Here I am, desperately scouring as many textbooks as I can lay my hands on, for tomorrow’s Sentence Processing lecture.
My eye falls on this sentence:
The fireman told the man that he had risked his life for to install a smoke detector.
And I scan the surrounding text for something to do with the “for to V” construction. Maybe the exposition is of the effect of nonstandard syntax on reading times? But that’s got nothing to do with it. It’s a garden path sentence, so you’re not even meant to be able to entertain the “for to V” option, because it’s meant to be an ungrammatical sequence making you reanalyse ([The fireman told [the man that he had risked his life for] to install a smoke detector]).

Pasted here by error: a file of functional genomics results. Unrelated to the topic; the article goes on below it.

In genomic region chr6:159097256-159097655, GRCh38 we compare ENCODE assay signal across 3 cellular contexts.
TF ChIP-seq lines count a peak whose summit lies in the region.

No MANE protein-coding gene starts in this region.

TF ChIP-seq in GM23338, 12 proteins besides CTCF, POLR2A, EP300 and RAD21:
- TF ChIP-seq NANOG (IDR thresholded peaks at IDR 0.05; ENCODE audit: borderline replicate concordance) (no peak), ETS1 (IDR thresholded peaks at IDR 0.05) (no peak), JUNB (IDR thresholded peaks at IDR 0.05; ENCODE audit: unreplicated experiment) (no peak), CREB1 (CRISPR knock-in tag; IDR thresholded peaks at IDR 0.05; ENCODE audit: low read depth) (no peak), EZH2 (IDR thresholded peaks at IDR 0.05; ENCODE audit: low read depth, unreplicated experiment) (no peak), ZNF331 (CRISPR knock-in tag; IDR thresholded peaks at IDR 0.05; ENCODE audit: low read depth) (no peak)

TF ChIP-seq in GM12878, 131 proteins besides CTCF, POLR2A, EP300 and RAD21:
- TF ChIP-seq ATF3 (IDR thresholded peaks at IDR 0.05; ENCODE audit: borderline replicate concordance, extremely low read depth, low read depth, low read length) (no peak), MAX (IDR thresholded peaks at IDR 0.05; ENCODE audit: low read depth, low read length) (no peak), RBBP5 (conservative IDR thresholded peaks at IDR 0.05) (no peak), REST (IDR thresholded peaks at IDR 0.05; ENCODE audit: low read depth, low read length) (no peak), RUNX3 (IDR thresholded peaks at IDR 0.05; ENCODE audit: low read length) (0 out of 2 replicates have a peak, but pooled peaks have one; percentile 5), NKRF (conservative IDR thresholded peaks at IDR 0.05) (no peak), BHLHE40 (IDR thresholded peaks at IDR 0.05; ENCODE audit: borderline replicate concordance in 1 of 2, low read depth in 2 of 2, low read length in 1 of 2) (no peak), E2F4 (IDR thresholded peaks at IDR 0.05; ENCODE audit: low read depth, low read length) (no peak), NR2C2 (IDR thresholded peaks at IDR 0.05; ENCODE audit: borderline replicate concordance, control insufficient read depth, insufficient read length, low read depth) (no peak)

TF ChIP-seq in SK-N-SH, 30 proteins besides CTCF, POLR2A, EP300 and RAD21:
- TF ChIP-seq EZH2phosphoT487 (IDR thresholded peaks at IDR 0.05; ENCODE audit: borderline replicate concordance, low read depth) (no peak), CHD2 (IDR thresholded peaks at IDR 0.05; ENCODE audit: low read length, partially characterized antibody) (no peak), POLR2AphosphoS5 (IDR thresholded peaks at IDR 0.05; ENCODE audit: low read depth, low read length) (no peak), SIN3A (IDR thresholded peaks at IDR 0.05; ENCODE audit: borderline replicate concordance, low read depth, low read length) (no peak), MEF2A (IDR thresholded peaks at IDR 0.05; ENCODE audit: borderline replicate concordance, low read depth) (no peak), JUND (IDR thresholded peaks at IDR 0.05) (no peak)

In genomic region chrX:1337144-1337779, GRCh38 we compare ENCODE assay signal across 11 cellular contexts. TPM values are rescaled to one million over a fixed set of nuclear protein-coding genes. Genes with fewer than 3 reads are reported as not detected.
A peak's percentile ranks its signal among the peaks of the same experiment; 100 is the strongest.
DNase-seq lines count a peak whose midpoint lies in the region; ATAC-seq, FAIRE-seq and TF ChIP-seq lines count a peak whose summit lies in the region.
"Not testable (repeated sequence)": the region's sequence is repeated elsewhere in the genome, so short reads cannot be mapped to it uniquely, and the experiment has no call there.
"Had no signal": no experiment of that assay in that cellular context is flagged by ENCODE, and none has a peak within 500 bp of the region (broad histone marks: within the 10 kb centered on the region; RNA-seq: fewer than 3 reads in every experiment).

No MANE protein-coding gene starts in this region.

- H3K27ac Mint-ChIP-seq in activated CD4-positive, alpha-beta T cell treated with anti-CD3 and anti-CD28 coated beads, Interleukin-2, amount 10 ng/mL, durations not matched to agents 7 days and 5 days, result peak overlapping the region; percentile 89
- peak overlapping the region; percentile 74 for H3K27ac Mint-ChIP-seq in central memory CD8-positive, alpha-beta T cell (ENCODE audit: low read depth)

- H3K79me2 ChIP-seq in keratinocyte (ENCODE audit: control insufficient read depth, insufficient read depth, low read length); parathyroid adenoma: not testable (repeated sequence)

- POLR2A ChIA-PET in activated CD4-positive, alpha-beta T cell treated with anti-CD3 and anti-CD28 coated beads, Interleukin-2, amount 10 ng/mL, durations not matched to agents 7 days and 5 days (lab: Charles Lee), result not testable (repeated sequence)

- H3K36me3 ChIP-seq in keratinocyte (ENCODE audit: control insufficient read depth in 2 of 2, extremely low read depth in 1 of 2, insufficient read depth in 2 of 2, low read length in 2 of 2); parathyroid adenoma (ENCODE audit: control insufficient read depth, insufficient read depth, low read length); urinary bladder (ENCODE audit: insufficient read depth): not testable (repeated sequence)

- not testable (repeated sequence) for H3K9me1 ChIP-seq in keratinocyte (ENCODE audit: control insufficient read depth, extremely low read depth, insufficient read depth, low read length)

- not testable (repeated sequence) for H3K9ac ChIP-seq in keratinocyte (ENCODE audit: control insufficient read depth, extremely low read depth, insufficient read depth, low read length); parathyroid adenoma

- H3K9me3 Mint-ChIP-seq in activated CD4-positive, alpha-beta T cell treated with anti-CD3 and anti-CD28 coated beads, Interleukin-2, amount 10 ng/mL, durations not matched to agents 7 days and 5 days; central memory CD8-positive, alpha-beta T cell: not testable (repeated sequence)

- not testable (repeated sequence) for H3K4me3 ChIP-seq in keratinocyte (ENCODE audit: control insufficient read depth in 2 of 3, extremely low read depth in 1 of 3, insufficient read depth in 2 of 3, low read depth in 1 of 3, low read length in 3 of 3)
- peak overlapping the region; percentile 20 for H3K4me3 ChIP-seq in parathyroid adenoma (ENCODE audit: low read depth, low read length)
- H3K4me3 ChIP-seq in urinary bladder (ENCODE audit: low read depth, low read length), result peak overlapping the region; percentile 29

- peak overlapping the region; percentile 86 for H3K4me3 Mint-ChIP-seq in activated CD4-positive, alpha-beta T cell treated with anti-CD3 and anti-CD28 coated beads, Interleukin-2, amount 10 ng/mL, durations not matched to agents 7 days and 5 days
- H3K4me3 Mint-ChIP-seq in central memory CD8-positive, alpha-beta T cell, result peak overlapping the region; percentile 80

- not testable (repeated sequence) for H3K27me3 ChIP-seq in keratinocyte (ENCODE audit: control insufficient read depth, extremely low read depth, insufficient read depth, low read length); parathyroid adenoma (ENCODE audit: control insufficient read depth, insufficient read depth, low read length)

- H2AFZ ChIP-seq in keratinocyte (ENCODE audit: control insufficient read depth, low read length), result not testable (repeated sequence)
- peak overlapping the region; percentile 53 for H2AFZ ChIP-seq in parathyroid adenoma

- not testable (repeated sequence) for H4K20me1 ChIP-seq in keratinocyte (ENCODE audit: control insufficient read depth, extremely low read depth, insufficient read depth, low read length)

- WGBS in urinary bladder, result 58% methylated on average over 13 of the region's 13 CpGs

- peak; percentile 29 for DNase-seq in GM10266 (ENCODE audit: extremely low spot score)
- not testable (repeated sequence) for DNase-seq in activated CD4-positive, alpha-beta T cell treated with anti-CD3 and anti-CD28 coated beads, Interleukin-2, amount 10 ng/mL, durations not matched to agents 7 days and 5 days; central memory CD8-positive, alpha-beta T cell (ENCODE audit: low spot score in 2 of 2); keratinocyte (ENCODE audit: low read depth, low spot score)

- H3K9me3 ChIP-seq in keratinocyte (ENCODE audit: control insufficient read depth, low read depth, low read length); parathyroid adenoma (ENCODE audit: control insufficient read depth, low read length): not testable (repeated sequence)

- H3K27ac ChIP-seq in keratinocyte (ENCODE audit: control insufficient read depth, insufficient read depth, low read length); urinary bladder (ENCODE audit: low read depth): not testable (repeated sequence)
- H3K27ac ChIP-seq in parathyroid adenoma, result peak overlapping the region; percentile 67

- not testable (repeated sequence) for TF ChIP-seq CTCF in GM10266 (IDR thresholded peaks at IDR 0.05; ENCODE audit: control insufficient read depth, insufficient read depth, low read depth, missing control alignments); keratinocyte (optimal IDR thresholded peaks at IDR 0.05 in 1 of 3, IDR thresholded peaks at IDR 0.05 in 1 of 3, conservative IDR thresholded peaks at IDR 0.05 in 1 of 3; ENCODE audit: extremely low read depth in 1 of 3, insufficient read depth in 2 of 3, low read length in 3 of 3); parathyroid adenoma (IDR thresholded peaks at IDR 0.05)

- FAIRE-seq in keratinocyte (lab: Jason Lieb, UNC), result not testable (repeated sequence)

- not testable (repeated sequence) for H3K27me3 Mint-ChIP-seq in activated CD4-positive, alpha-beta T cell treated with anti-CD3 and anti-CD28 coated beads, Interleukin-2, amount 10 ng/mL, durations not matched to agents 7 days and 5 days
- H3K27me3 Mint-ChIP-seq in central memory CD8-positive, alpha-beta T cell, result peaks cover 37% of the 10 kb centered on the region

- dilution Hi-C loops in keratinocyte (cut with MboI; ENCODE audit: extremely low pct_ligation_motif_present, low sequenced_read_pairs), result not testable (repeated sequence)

So, I have reanalysed. But since [The fireman told the man [that [he had risked his life for to install a smoke detector]]] is not “ungrammatical”, the sentence is only ambiguous, not a true garden path. I think.
And this is why phonology is so much better.